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Spaceflight in the age of Obama: Star Trek’s Galileo shuttlecraft unveiled
It may not fully make up for President Obama’s gutting of America’s manned spaceflight program, but for now it will have to do.
Star Trek’s Galileo, the fiberglass shuttlecraft featured on the “The Galileo Seven” episode of the classic ’60s sci-fi series, was officially unveiled Wednesday at Space Center Houston, the official museum/visitor center of NASA's Johnson Space Center, where it will remain on permanent display.
If nothing else, the Galileo development program proved far less costly than NASA’s $9 billion next-generation space program, Constellation, which fell victim to Mr. Obama’s budget ax in 2010.
The Galileo was purchased at auction for just $61,000 by Adam Schneider, who spent roughly a year, according to the Associated Press, restoring to its original glory the stellar prop vehicle, which is, in all candor, a little on the boxy side, evoking something like a zero-G minivan, or maybe a failed prototype for a Dulles Airport people-mover.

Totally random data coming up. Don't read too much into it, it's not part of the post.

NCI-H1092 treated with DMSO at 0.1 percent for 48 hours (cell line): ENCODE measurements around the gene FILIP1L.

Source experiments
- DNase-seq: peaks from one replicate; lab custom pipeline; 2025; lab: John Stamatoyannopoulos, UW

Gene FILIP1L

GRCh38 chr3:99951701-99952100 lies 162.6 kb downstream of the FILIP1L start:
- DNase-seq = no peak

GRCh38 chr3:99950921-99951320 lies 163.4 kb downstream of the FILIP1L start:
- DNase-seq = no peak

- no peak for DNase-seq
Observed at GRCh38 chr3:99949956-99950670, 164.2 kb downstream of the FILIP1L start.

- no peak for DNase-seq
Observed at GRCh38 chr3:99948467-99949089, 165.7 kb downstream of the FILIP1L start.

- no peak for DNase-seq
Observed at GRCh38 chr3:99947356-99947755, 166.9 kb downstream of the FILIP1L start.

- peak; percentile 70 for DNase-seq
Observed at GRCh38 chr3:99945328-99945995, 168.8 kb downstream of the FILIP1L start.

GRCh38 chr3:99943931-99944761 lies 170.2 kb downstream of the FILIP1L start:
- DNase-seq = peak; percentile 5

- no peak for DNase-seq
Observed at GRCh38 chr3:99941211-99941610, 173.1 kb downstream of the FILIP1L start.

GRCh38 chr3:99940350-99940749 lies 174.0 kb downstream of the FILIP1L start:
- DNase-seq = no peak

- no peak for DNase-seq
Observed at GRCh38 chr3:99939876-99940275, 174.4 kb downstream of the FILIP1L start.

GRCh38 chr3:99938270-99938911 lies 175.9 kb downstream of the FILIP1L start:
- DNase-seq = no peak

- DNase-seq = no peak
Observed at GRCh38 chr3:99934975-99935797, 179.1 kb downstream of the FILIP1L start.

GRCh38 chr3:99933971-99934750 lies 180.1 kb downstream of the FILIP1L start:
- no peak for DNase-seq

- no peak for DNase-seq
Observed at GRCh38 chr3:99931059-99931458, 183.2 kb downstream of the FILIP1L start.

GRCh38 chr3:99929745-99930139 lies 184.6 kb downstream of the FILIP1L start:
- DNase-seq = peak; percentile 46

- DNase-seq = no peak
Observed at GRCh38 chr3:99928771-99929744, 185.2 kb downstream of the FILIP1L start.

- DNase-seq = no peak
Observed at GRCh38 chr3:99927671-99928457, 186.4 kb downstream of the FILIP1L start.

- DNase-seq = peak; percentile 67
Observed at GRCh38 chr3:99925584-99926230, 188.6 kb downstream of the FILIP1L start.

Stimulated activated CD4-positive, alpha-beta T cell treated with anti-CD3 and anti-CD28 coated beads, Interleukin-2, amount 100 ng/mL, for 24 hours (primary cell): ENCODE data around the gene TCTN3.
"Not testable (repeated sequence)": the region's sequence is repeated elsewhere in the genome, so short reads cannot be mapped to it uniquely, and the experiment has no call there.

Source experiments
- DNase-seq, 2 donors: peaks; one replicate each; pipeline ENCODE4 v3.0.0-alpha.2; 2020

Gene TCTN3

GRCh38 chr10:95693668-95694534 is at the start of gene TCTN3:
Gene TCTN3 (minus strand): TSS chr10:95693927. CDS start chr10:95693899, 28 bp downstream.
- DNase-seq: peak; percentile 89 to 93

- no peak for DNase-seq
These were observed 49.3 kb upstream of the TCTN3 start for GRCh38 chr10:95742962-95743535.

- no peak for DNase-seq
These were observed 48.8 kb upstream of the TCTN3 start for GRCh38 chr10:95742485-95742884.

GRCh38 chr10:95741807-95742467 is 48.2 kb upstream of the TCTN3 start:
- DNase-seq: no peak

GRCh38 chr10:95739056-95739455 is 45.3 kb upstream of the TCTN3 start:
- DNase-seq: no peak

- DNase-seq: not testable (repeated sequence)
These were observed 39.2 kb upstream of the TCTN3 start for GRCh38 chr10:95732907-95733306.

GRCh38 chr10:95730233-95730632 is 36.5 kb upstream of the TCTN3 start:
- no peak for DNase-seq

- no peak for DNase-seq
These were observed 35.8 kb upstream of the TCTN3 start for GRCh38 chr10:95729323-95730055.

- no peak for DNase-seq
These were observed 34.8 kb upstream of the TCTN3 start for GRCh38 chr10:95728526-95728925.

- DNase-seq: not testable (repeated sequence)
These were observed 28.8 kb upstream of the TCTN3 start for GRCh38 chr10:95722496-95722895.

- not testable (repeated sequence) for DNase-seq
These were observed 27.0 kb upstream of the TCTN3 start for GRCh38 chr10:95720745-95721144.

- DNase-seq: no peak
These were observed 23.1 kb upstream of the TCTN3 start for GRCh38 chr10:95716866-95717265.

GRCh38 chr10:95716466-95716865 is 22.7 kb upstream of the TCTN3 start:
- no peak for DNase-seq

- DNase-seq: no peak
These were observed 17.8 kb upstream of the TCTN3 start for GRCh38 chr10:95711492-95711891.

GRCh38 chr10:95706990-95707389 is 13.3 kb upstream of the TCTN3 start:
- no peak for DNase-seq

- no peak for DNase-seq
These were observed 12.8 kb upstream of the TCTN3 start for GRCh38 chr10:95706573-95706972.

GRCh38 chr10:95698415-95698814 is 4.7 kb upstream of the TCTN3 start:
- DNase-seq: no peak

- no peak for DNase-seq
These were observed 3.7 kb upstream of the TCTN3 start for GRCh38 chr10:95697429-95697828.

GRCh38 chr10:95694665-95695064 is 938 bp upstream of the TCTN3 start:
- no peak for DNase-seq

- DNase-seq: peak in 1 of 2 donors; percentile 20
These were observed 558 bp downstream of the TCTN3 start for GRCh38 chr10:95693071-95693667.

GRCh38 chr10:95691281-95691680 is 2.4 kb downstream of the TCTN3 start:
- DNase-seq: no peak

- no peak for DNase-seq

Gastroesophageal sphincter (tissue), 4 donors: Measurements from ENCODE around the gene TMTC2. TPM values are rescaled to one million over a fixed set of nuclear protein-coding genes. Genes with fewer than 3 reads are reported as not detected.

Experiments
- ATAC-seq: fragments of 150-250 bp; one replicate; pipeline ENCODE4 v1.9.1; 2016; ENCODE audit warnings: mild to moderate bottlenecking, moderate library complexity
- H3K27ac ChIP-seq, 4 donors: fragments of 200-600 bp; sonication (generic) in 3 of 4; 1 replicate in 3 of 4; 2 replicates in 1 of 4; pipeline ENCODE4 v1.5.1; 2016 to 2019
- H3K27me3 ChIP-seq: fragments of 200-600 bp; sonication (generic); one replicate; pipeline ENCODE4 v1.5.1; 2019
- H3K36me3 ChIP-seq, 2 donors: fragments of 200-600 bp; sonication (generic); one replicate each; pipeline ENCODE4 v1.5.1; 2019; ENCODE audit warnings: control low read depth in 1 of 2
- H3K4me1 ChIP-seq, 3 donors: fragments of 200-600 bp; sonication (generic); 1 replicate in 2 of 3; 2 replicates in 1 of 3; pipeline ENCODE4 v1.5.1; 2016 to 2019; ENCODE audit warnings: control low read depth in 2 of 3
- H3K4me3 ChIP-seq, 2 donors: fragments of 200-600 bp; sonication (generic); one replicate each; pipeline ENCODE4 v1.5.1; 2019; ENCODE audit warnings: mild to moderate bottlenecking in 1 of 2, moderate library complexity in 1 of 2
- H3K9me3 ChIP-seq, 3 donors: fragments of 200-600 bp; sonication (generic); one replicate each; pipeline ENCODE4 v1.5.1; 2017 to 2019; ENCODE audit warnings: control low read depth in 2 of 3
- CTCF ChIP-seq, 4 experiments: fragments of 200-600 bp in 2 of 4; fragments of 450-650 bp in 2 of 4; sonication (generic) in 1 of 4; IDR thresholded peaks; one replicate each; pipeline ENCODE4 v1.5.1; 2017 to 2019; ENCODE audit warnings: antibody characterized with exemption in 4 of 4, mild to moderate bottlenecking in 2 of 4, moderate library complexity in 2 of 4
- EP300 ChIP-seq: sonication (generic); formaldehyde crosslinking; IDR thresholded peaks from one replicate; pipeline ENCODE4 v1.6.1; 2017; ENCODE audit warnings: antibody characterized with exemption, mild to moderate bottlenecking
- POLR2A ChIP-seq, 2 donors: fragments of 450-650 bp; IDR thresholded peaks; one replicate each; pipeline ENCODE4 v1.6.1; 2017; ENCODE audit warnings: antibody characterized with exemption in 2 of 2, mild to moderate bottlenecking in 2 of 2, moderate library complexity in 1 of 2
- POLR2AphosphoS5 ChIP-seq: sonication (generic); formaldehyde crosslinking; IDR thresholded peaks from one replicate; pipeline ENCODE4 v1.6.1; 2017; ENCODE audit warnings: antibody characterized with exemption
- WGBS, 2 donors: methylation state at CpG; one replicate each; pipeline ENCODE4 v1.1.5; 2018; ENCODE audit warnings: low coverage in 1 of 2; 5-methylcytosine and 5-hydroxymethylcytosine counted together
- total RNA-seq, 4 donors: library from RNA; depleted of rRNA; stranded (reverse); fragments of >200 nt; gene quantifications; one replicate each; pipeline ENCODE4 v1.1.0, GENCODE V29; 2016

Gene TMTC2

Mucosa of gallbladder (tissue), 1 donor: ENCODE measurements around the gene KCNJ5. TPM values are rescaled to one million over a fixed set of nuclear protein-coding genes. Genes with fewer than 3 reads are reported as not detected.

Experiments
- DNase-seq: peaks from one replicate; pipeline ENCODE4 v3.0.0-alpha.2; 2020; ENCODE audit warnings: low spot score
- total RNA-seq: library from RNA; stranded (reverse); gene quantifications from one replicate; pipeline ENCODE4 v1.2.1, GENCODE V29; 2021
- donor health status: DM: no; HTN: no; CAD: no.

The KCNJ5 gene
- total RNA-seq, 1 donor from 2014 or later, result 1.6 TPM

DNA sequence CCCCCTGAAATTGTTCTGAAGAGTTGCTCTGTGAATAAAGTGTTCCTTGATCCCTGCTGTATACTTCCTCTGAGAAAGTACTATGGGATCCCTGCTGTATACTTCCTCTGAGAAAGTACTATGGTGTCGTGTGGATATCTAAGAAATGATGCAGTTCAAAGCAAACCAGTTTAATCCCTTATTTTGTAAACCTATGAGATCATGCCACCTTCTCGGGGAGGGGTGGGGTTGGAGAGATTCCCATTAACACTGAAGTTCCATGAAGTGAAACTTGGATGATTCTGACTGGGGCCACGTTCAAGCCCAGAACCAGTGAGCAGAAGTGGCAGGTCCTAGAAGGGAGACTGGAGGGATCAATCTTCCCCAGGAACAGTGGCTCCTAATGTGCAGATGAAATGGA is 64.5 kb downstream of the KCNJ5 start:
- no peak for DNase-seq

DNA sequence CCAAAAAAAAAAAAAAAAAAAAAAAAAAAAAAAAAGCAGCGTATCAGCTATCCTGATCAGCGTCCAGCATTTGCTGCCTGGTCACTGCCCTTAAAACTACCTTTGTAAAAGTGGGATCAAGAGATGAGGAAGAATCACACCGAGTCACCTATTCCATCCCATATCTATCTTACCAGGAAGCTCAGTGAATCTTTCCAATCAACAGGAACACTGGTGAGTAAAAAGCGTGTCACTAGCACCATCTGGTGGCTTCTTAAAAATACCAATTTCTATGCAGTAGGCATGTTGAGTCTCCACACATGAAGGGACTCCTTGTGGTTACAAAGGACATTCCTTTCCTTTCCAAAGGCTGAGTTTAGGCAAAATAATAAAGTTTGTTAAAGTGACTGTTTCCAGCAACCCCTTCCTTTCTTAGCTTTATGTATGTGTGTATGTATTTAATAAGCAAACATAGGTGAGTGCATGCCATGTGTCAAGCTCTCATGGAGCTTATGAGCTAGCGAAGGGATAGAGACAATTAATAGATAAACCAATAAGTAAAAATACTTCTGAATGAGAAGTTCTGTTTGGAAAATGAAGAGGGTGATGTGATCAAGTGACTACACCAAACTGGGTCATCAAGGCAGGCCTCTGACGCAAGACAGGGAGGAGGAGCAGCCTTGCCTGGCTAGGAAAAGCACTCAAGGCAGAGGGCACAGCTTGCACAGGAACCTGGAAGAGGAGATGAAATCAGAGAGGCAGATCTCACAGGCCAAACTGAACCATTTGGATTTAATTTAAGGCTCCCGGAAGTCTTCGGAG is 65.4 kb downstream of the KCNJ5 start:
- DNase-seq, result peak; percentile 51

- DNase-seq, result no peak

Mr. Schneider flew in from New York — sub-orbital, commercial air — for the unveiling, a colorful affair that drew “Trekkies of all stripes,” reported the AP’s Ramit Plushnick-Masti. “Some wore Scotty’s Repair Shop T-shirts, others full-blown spandex outfits worn by Mr. Spock and his peers in the famous TV show and movies.”
But the ersatz spacecraft also provided a kind of emotional release for spaceflight enthusiasts hungry for inspiration ever since the grounding of America’s real-life space fleet upon the final Space Shuttle landing in 2011.
The Galileo is “fantastic,” said Richard Allen, the CEO and president of Space Center Houston. “We’re all about exciting and educating … and I’m convinced that space is one of the best, if not the best, way of creating inquiry in young minds.”
Remember, the Obama administration won’t last forever, and one day we will return to space. Until then — sigh — the only place we’ll see an American spacecraft is in a museum.
© Copyright 2014 The Washington Times, LLC. Click here for reprint permission.
About the Author
Daniel Wattenberg is arts and features editor for The Washington Times. He can be reached at email@example.com.
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